Sulfur has four stable isotopes: 32S, 33S, 34S, and 36S; their percentage abundances are 0.9499, 0.0075, 0.0425, and 0.0001 atom fraction, respectively. Mass differences among the S isotopes result in small but yet significant differences in their chemical and physical properties, which may produce considerable separation of the S isotopes during chemical reactions. The most abundant isotopes - 32S and 34S - are now commonly measured using elemental analyzers coupled with isotope ratio mass spectrometers, and S isotope abundance are generally express in term of 34S/32S abundance ratio, using the standard δ34S notation: δ34S = [(34S/32S)sample/(34S/32S)VCDT -1] x 1000 which express the part per thousand deviation of the isotope ratio 34S/32S of a sample relative to an international standard, the Vienna Canyon Diablo Troilite (VCDT). Unlike what has happened with carbon and nitrogen, natural abundance S stable isotope analysis techniques have scarcely been employed to study S allocation and metabolism in plants mainly because of the lack of knowledge about the 32S/34S isotope effects occurring during S metabolism and partitioning among the different organs. Most of the irreversible reactions involving S discriminate between 32S and 34S by favoring the light isotope (32S), thus enriching in 34S the residual substrate molecules left behind. That is to say, that irreversible reactions that do not consume all the substrate may likely produce a detectable fractionation of S stable isotopes at natural abundance, providing crucial insights in the understanding of S metabolic fluxes inside the plants, thus preventing costly or radioactive labeling. Preliminary analyses performed on rice plants grown in complete nutrient solutions revealed some discrepancies amongst δ34S values of the S source and total S measured in the whole biomass or organs. Total S in the whole plant was significantly depleted in 34S by -1.40 ± 0.08 ‰ with respect to the S source. Moreover, the analysis of organ-specific δ34S values measured for total S revealed that roots were depleted in 34S by -0.52 ± 0.05 ‰ while shoots were enriched by 0.62 ± 0.04 relative to the same S source. Moreover, S stable isotope mass balance studies revealed that different isotope phenotypes can be associated to the preferential expresion of specific sulfate transporters involved in sulfate uptake. Taken as a whole, data strongly indicate that 32S/34S isotope effects occur during sulfate uptake and S partitioning.

S stable isotope discrimination in rice: isotope vs molecular phenotypes / F. Nocito, V. Cavallaro, M. Caschetto, M. Maghrebi, G.A. Sacchi. ((Intervento presentato al 38. convegno Convegno nazionale della Società italiana di Chimica Agraria tenutosi a Piacenza nel 2020.

S stable isotope discrimination in rice: isotope vs molecular phenotypes

F. Nocito;V. Cavallaro;M. Caschetto;M. Maghrebi;G. A. Sacchi
2020-09

Abstract

Sulfur has four stable isotopes: 32S, 33S, 34S, and 36S; their percentage abundances are 0.9499, 0.0075, 0.0425, and 0.0001 atom fraction, respectively. Mass differences among the S isotopes result in small but yet significant differences in their chemical and physical properties, which may produce considerable separation of the S isotopes during chemical reactions. The most abundant isotopes - 32S and 34S - are now commonly measured using elemental analyzers coupled with isotope ratio mass spectrometers, and S isotope abundance are generally express in term of 34S/32S abundance ratio, using the standard δ34S notation: δ34S = [(34S/32S)sample/(34S/32S)VCDT -1] x 1000 which express the part per thousand deviation of the isotope ratio 34S/32S of a sample relative to an international standard, the Vienna Canyon Diablo Troilite (VCDT). Unlike what has happened with carbon and nitrogen, natural abundance S stable isotope analysis techniques have scarcely been employed to study S allocation and metabolism in plants mainly because of the lack of knowledge about the 32S/34S isotope effects occurring during S metabolism and partitioning among the different organs. Most of the irreversible reactions involving S discriminate between 32S and 34S by favoring the light isotope (32S), thus enriching in 34S the residual substrate molecules left behind. That is to say, that irreversible reactions that do not consume all the substrate may likely produce a detectable fractionation of S stable isotopes at natural abundance, providing crucial insights in the understanding of S metabolic fluxes inside the plants, thus preventing costly or radioactive labeling. Preliminary analyses performed on rice plants grown in complete nutrient solutions revealed some discrepancies amongst δ34S values of the S source and total S measured in the whole biomass or organs. Total S in the whole plant was significantly depleted in 34S by -1.40 ± 0.08 ‰ with respect to the S source. Moreover, the analysis of organ-specific δ34S values measured for total S revealed that roots were depleted in 34S by -0.52 ± 0.05 ‰ while shoots were enriched by 0.62 ± 0.04 relative to the same S source. Moreover, S stable isotope mass balance studies revealed that different isotope phenotypes can be associated to the preferential expresion of specific sulfate transporters involved in sulfate uptake. Taken as a whole, data strongly indicate that 32S/34S isotope effects occur during sulfate uptake and S partitioning.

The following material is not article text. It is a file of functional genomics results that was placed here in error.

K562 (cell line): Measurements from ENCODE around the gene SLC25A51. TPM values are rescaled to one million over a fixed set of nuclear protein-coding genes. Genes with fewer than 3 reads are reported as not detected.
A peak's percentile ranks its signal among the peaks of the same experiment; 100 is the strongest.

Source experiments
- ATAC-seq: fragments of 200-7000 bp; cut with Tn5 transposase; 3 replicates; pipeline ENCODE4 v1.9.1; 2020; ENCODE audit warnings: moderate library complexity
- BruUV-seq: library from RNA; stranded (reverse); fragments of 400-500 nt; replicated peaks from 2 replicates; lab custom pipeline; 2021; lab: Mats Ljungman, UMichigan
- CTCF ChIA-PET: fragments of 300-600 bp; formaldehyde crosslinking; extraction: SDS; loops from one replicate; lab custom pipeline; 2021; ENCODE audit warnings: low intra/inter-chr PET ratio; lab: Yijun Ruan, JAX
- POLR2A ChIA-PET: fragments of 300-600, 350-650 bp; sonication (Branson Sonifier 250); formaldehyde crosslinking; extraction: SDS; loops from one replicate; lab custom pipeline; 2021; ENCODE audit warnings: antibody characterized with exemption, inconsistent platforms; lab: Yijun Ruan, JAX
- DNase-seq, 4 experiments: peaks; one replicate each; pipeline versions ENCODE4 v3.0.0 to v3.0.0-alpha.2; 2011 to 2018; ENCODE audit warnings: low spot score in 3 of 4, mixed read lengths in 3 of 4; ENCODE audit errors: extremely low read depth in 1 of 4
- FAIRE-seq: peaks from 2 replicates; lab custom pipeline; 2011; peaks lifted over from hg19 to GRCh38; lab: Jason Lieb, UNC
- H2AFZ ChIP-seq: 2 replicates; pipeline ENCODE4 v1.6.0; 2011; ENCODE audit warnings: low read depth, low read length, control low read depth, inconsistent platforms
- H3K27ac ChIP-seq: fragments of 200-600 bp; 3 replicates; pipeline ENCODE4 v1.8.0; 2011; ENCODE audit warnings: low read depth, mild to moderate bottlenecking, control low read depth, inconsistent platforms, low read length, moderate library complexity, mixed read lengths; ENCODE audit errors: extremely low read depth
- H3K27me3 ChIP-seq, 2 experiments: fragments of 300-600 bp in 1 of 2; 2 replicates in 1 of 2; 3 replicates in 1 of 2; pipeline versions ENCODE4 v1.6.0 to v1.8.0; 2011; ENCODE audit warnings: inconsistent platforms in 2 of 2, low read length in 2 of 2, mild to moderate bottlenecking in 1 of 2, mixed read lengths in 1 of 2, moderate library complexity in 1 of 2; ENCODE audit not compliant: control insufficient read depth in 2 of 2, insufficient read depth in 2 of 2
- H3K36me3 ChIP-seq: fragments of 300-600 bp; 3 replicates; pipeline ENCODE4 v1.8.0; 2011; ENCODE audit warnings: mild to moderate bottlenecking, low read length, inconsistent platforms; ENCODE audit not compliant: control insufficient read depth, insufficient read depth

Settore AGR/13 - Chimica Agraria
S stable isotope discrimination in rice: isotope vs molecular phenotypes / F. Nocito, V. Cavallaro, M. Caschetto, M. Maghrebi, G.A. Sacchi. ((Intervento presentato al 38. convegno Convegno nazionale della Società italiana di Chimica Agraria tenutosi a Piacenza nel 2020.
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Utilizza questo identificativo per citare o creare un link a questo documento: http://hdl.handle.net/2434/762854
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